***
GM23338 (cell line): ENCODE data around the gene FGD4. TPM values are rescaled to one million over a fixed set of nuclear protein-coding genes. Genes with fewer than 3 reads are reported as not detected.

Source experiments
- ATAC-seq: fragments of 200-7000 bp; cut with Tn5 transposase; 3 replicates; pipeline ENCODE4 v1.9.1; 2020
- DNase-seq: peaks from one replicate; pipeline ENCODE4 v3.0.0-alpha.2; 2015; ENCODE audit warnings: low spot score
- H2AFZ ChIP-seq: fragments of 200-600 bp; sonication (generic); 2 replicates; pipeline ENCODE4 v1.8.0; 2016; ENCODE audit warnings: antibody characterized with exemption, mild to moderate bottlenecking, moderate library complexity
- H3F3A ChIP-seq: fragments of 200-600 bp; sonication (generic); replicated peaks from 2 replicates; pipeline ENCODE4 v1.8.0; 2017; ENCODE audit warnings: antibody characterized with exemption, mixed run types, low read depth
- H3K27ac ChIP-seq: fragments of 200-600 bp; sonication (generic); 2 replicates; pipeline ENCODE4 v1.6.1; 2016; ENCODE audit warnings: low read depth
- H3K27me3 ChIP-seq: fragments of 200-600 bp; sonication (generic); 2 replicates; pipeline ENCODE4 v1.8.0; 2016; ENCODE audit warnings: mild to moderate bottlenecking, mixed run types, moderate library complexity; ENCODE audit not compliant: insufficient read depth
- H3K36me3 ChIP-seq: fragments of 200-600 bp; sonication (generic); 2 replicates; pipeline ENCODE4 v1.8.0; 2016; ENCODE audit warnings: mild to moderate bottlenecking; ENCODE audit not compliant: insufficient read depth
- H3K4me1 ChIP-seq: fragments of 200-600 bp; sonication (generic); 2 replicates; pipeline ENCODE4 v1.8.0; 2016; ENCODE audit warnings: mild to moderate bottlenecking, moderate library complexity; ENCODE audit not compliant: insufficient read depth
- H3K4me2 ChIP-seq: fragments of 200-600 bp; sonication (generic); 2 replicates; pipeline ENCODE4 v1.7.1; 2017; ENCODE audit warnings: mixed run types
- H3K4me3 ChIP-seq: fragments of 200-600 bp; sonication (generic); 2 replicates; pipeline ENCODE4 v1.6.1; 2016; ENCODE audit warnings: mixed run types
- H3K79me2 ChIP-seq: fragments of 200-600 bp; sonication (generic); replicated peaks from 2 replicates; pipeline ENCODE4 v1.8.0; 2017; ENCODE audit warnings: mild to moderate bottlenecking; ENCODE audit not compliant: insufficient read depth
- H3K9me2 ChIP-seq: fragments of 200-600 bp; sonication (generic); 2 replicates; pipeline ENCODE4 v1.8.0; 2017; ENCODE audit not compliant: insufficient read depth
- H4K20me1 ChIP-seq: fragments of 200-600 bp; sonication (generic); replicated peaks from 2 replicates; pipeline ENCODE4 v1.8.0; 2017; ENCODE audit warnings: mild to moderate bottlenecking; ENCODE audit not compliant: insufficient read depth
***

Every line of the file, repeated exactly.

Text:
GM23338 (cell line): ENCODE data around the gene FGD4. TPM values are rescaled to one million over a fixed set of nuclear protein-coding genes. Genes with fewer than 3 reads are reported as not detected.

Source experiments
- ATAC-seq: fragments of 200-7000 bp; cut with Tn5 transposase; 3 replicates; pipeline ENCODE4 v1.9.1; 2020
- DNase-seq: peaks from one replicate; pipeline ENCODE4 v3.0.0-alpha.2; 2015; ENCODE audit warnings: low spot score
- H2AFZ ChIP-seq: fragments of 200-600 bp; sonication (generic); 2 replicates; pipeline ENCODE4 v1.8.0; 2016; ENCODE audit warnings: antibody characterized with exemption, mild to moderate bottlenecking, moderate library complexity
- H3F3A ChIP-seq: fragments of 200-600 bp; sonication (generic); replicated peaks from 2 replicates; pipeline ENCODE4 v1.8.0; 2017; ENCODE audit warnings: antibody characterized with exemption, mixed run types, low read depth
- H3K27ac ChIP-seq: fragments of 200-600 bp; sonication (generic); 2 replicates; pipeline ENCODE4 v1.6.1; 2016; ENCODE audit warnings: low read depth
- H3K27me3 ChIP-seq: fragments of 200-600 bp; sonication (generic); 2 replicates; pipeline ENCODE4 v1.8.0; 2016; ENCODE audit warnings: mild to moderate bottlenecking, mixed run types, moderate library complexity; ENCODE audit not compliant: insufficient read depth
- H3K36me3 ChIP-seq: fragments of 200-600 bp; sonication (generic); 2 replicates; pipeline ENCODE4 v1.8.0; 2016; ENCODE audit warnings: mild to moderate bottlenecking; ENCODE audit not compliant: insufficient read depth
- H3K4me1 ChIP-seq: fragments of 200-600 bp; sonication (generic); 2 replicates; pipeline ENCODE4 v1.8.0; 2016; ENCODE audit warnings: mild to moderate bottlenecking, moderate library complexity; ENCODE audit not compliant: insufficient read depth
- H3K4me2 ChIP-seq: fragments of 200-600 bp; sonication (generic); 2 replicates; pipeline ENCODE4 v1.7.1; 2017; ENCODE audit warnings: mixed run types
- H3K4me3 ChIP-seq: fragments of 200-600 bp; sonication (generic); 2 replicates; pipeline ENCODE4 v1.6.1; 2016; ENCODE audit warnings: mixed run types
- H3K79me2 ChIP-seq: fragments of 200-600 bp; sonication (generic); replicated peaks from 2 replicates; pipeline ENCODE4 v1.8.0; 2017; ENCODE audit warnings: mild to moderate bottlenecking; ENCODE audit not compliant: insufficient read depth
- H3K9me2 ChIP-seq: fragments of 200-600 bp; sonication (generic); 2 replicates; pipeline ENCODE4 v1.8.0; 2017; ENCODE audit not compliant: insufficient read depth
- H4K20me1 ChIP-seq: fragments of 200-600 bp; sonication (generic); replicated peaks from 2 replicates; pipeline ENCODE4 v1.8.0; 2017; ENCODE audit warnings: mild to moderate bottlenecking; ENCODE audit not compliant: insufficient read depth